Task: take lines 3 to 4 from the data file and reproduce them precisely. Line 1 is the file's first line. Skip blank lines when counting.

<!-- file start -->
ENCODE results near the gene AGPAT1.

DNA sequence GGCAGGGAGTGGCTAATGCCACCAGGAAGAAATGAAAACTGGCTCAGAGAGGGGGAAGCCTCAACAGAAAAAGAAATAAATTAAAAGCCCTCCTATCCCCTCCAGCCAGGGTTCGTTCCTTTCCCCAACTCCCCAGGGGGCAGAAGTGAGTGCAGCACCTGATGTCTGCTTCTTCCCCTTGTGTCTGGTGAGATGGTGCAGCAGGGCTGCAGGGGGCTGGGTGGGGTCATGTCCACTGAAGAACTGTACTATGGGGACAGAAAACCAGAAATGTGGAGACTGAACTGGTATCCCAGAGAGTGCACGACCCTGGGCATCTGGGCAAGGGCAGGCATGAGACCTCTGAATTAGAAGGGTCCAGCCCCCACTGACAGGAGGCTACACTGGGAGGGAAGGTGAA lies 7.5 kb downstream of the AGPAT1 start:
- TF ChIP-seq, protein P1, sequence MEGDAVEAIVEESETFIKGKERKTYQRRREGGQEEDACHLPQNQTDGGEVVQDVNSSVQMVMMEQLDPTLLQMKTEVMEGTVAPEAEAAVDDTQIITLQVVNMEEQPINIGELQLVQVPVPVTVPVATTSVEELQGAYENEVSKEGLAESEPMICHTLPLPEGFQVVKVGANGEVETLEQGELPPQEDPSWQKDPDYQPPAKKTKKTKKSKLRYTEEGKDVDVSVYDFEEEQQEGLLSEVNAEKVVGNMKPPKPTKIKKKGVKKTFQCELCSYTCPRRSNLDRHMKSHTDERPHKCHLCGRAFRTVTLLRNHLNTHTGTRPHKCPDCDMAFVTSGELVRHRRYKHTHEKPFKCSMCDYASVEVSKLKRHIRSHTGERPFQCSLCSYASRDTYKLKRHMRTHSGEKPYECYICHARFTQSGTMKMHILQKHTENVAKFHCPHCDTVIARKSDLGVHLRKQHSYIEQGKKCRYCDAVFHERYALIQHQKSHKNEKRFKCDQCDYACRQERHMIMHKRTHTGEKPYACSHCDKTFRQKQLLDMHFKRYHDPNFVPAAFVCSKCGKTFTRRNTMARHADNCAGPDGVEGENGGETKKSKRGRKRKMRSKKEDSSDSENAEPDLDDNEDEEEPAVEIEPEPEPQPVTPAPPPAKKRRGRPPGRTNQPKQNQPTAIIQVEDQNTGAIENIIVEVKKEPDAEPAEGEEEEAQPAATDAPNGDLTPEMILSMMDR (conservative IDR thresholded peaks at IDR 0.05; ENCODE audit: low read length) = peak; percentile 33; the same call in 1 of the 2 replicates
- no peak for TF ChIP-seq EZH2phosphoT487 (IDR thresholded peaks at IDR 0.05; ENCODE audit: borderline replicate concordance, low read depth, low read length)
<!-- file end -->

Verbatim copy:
- TF ChIP-seq, protein P1, sequence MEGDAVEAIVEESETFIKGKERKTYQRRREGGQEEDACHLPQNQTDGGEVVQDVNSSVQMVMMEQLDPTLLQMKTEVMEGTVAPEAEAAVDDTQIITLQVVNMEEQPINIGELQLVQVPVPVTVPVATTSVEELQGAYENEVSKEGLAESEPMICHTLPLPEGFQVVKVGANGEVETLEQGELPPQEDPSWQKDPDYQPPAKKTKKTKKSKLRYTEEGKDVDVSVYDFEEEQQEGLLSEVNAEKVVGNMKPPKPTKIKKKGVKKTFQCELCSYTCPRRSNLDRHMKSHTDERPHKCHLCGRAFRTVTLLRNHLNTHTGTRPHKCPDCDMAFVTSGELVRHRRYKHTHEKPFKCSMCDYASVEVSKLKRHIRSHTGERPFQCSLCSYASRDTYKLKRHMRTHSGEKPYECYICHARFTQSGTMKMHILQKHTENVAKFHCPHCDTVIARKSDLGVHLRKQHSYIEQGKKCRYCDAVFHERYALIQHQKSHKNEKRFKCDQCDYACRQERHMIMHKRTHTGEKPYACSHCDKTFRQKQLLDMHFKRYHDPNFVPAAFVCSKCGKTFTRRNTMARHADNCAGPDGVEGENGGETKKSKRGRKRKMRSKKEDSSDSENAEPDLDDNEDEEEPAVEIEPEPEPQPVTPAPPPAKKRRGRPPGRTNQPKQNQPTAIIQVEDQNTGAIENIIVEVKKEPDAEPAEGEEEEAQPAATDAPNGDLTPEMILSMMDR (conservative IDR thresholded peaks at IDR 0.05; ENCODE audit: low read length) = peak; percentile 33; the same call in 1 of the 2 replicates
- no peak for TF ChIP-seq EZH2phosphoT487 (IDR thresholded peaks at IDR 0.05; ENCODE audit: borderline replicate concordance, low read depth, low read length)